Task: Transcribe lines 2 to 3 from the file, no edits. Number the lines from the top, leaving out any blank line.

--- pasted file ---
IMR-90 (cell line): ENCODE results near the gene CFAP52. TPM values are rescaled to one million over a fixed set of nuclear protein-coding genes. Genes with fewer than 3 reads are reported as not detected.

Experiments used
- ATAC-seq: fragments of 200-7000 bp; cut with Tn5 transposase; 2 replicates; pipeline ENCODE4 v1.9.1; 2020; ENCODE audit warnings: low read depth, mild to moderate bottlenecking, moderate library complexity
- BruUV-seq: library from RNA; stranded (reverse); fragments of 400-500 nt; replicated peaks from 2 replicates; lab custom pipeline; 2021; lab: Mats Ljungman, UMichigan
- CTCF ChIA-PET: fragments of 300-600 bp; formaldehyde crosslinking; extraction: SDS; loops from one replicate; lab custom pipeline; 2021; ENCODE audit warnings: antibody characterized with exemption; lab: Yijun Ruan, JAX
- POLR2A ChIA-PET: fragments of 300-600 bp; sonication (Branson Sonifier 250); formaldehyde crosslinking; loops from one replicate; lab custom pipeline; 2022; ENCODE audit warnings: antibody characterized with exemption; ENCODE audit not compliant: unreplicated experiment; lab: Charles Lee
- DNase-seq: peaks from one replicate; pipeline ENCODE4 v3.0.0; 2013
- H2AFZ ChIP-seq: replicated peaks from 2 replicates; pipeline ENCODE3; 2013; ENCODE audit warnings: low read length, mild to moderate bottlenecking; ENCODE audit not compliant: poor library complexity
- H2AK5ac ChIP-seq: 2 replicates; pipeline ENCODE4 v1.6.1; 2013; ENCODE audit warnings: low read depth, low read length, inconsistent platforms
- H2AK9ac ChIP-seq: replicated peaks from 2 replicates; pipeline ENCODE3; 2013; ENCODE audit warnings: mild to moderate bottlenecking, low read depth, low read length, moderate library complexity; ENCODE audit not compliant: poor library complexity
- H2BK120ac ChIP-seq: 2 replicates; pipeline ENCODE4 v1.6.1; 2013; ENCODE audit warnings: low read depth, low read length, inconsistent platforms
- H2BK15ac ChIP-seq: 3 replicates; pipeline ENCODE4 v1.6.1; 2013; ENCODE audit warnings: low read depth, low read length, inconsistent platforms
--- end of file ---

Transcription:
Experiments used
- ATAC-seq: fragments of 200-7000 bp; cut with Tn5 transposase; 2 replicates; pipeline ENCODE4 v1.9.1; 2020; ENCODE audit warnings: low read depth, mild to moderate bottlenecking, moderate library complexity